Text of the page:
The amount of each delay T1, T2 and T3 varies according to the acceleration experienced by each sensor 11 to 13 and each sensor is arranged so that, for the range of its time delay T1, T2 or T3, the wave trains it produces will not overlap with those produced by the other two sensors.

The interferometer 5 may take any conventional form. An illustrated, it includes a beam splitter 50 that directs a part of the incoming radiation to a fixed mirror 51 and a part to a moving mirror 52 that is scanned up and down. Radiation reflected from the two mirrors 51 and 52 passes to a detector 53. Interference will be produced at the detector 53 between the radiation from the two mirrors when the path length between the two arms of the interferometer is equal or when the path lengths differ by amounts corresponding to the time delay between different ones of the wave trains, so that radiation in one wave trains interferes with radiation in the other wave train. For example, if the mirror 52 moves outwardly from an initial position in which the two arms of the interferometer are equal, the first wave trains to interfere with one another will be the wave trains A and B, C and D, E and F, and G and H, where there is the smallest time difference between them, namely T3. As the mirror 52 moves further out, wave trains B and C, D and E, and F and G will interfere which correspond to a time difference of T2 -T3. Interference will subsequently take place between wave trains A and C, C and E, and E and G and also between B and D, C and E, and F and H which both correspond to time differences of T2. Further movement of the mirror will cause interference between different pairs of wave trains. The position of the movable mirror 52 at which interference is produced is measured by a unit 60 so that different ones of the sensors 11 to 13 are identified together with their time delays, and hence the acceleration, experienced at each sensor.

It will be appreciated that a different number of optical devices could be used and that these need not be arranged in series but could, for example, be arranged in parallel, as shown at 11', 12'and 13' in FIG. 3.

The optical devices need not be accelerometers or other sensors but could be, for example, switches or combinations of different sensors and switches. Birefringence can be induced by the optical devices in ways other than by forming the fiber into a coil. For example, the fiber 4" could be twisted about its axis, as shown in FIG. 4. Alternatively, the fiber 4"' could be laid in a V-shape groove 20 in a block 21 and subjected to lateral pressure from a pad 22, as shown in FIG. 5.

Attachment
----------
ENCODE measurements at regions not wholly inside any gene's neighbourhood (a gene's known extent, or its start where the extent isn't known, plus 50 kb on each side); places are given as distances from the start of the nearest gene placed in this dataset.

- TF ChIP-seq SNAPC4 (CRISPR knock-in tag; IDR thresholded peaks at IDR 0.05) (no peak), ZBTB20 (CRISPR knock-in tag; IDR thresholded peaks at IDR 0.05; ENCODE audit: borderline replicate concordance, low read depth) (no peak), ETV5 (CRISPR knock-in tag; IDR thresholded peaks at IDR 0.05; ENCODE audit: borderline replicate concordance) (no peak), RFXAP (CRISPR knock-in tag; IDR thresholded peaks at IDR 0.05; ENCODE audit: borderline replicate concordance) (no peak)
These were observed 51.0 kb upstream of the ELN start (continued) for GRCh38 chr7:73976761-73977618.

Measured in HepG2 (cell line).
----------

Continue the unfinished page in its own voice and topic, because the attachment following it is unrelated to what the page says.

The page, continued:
Patent Citations
Cited PatentFiling datePublication dateApplicantTitle
US3991318 *Mar 10, 1975Nov 9, 1976Bell Telephone Laboratories, IncorporatedOptical detection systems utilizing organ arrays of optical fibers
US4367040 *May 22, 1980Jan 4, 1983Tokyo Shibaura Denki Kabushiki KaishaMulti-channel optical sensing system
US4749254 *Apr 3, 1985Jun 7, 1988Seaver George AOptical sensor system
US4818064 *Sep 24, 1987Apr 4, 1989Board Of Trustees Stanford Junior UniversitySensor array and method of selective interferometric sensing by use of coherence synthesis
US4882716 *Jan 24, 1989Nov 21, 1989Thomson-CsfOptic fiber hydrophone and antenna associating a series of hydrophones
EP0251632A2 *Jun 22, 1987Jan 7, 1988The Board Of Trustees Of The Leland Stanford Junior UniversityDistributed sensor array and method using a pulsed signal source
GB2165118A * Title not available
GB2184910A * Title not available
GB2236849A * Title not available
Non-Patent Citations
Reference
1 *J. Phys E: Sci Instrum 20 (1987) p. 960.
Referenced by
Citing PatentFiling datePublication dateApplicantTitle
US5408545 *Jan 19, 1994Apr 18, 1995Dicon FiberopticsDepolarizer for fiber optic applications and method using same
US5653537 *Mar 17, 1995Aug 5, 1997Ircon, Inc.Non-contacting infrared temperature thermometer detector apparatus
US5729372 *Sep 12, 1996Mar 17, 1998Fujitsu LimitedOptical transmission method and apparatus and optical amplification method and apparatus for optical communication system
US5812270 *Sep 17, 1997Sep 22, 1998Ircon, Inc.Window contamination detector
US6301030 *Aug 14, 1998Oct 9, 2001Lucent Technologies, Inc.Polarization multiplexer, demultiplexer, and method
US7174073Aug 16, 2004Feb 6, 2007The United States Of America As Represented By The Secretary Of The NavyMultiple-tapped optical delay line
Classifications
U.S. Classification385/11, 385/13, 398/65
International ClassificationH04J14/08, H04J14/02, H01S3/10
Cooperative ClassificationH04J14/02
European ClassificationH04J14/02
Legal Events
DateCodeEventDescription
Feb 21, 1992ASAssignment
Owner name: SMITHS INDUSTRIES PUBLIC LIMITED COMPANY, ENGLAND
Free format text: ASSIGNMENT OF ASSIGNORS INTEREST.;ASSIGNOR:TAYLOR, ROBERT MYLES;REEL/FRAME:006024/0089
Effective date: 19920124
Oct 24, 1995FPAYFee payment
Year of fee payment: 4
Nov 4, 1999FPAYFee payment
Year of fee payment: 8
Mar 2, 2001ASAssignment
Dec 3, 2001ASAssignment
Nov 26, 2003REMIMaintenance fee reminder mailed
May 12, 2004REINReinstatement after maintenance fee payment confirmed
Jun 29, 2004SULPSurcharge for late payment
Jun 29, 2004FPAYFee payment
Year of fee payment: 12
Jul 6, 2004FPExpired due to failure to pay maintenance fee
Effective date: 20040512
Jul 10, 2006PRDPPatent reinstated due to the acceptance of a late maintenance fee
Effective date: 20060710